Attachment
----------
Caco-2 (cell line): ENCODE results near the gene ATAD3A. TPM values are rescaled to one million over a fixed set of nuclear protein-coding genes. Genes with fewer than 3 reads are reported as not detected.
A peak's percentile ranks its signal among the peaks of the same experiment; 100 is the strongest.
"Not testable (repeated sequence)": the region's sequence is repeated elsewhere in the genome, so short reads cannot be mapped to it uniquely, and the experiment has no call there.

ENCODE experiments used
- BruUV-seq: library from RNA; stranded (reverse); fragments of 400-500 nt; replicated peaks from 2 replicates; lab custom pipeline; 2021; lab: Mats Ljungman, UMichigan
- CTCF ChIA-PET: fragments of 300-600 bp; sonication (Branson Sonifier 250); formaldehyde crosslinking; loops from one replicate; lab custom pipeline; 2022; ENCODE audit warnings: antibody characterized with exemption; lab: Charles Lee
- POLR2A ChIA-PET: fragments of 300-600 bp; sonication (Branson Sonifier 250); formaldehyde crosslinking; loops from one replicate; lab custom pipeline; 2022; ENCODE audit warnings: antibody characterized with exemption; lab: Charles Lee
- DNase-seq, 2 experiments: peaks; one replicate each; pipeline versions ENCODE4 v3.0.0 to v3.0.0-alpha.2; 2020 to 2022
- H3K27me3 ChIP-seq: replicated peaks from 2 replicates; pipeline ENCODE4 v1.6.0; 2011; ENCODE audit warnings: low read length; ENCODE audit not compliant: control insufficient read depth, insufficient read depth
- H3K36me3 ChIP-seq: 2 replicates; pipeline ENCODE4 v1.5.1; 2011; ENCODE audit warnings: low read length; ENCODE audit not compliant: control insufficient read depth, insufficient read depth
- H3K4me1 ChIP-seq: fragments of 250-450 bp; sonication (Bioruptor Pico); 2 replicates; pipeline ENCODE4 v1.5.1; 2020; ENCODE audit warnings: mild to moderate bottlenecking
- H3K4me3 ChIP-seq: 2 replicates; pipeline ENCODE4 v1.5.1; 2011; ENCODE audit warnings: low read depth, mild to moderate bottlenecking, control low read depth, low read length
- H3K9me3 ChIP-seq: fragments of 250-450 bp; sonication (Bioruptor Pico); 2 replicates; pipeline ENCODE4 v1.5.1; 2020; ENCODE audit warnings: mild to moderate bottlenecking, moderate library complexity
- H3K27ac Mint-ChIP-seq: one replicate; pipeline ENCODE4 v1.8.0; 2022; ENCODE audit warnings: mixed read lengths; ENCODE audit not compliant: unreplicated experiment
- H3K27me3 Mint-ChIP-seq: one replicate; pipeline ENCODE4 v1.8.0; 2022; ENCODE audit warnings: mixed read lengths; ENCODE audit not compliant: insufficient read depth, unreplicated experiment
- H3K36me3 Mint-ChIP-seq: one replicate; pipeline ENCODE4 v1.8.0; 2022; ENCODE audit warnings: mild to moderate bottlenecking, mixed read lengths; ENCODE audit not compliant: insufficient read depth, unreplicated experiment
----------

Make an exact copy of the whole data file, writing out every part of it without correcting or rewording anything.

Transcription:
Caco-2 (cell line): ENCODE results near the gene ATAD3A. TPM values are rescaled to one million over a fixed set of nuclear protein-coding genes. Genes with fewer than 3 reads are reported as not detected.
A peak's percentile ranks its signal among the peaks of the same experiment; 100 is the strongest.
"Not testable (repeated sequence)": the region's sequence is repeated elsewhere in the genome, so short reads cannot be mapped to it uniquely, and the experiment has no call there.

ENCODE experiments used
- BruUV-seq: library from RNA; stranded (reverse); fragments of 400-500 nt; replicated peaks from 2 replicates; lab custom pipeline; 2021; lab: Mats Ljungman, UMichigan
- CTCF ChIA-PET: fragments of 300-600 bp; sonication (Branson Sonifier 250); formaldehyde crosslinking; loops from one replicate; lab custom pipeline; 2022; ENCODE audit warnings: antibody characterized with exemption; lab: Charles Lee
- POLR2A ChIA-PET: fragments of 300-600 bp; sonication (Branson Sonifier 250); formaldehyde crosslinking; loops from one replicate; lab custom pipeline; 2022; ENCODE audit warnings: antibody characterized with exemption; lab: Charles Lee
- DNase-seq, 2 experiments: peaks; one replicate each; pipeline versions ENCODE4 v3.0.0 to v3.0.0-alpha.2; 2020 to 2022
- H3K27me3 ChIP-seq: replicated peaks from 2 replicates; pipeline ENCODE4 v1.6.0; 2011; ENCODE audit warnings: low read length; ENCODE audit not compliant: control insufficient read depth, insufficient read depth
- H3K36me3 ChIP-seq: 2 replicates; pipeline ENCODE4 v1.5.1; 2011; ENCODE audit warnings: low read length; ENCODE audit not compliant: control insufficient read depth, insufficient read depth
- H3K4me1 ChIP-seq: fragments of 250-450 bp; sonication (Bioruptor Pico); 2 replicates; pipeline ENCODE4 v1.5.1; 2020; ENCODE audit warnings: mild to moderate bottlenecking
- H3K4me3 ChIP-seq: 2 replicates; pipeline ENCODE4 v1.5.1; 2011; ENCODE audit warnings: low read depth, mild to moderate bottlenecking, control low read depth, low read length
- H3K9me3 ChIP-seq: fragments of 250-450 bp; sonication (Bioruptor Pico); 2 replicates; pipeline ENCODE4 v1.5.1; 2020; ENCODE audit warnings: mild to moderate bottlenecking, moderate library complexity
- H3K27ac Mint-ChIP-seq: one replicate; pipeline ENCODE4 v1.8.0; 2022; ENCODE audit warnings: mixed read lengths; ENCODE audit not compliant: unreplicated experiment
- H3K27me3 Mint-ChIP-seq: one replicate; pipeline ENCODE4 v1.8.0; 2022; ENCODE audit warnings: mixed read lengths; ENCODE audit not compliant: insufficient read depth, unreplicated experiment
- H3K36me3 Mint-ChIP-seq: one replicate; pipeline ENCODE4 v1.8.0; 2022; ENCODE audit warnings: mild to moderate bottlenecking, mixed read lengths; ENCODE audit not compliant: insufficient read depth, unreplicated experiment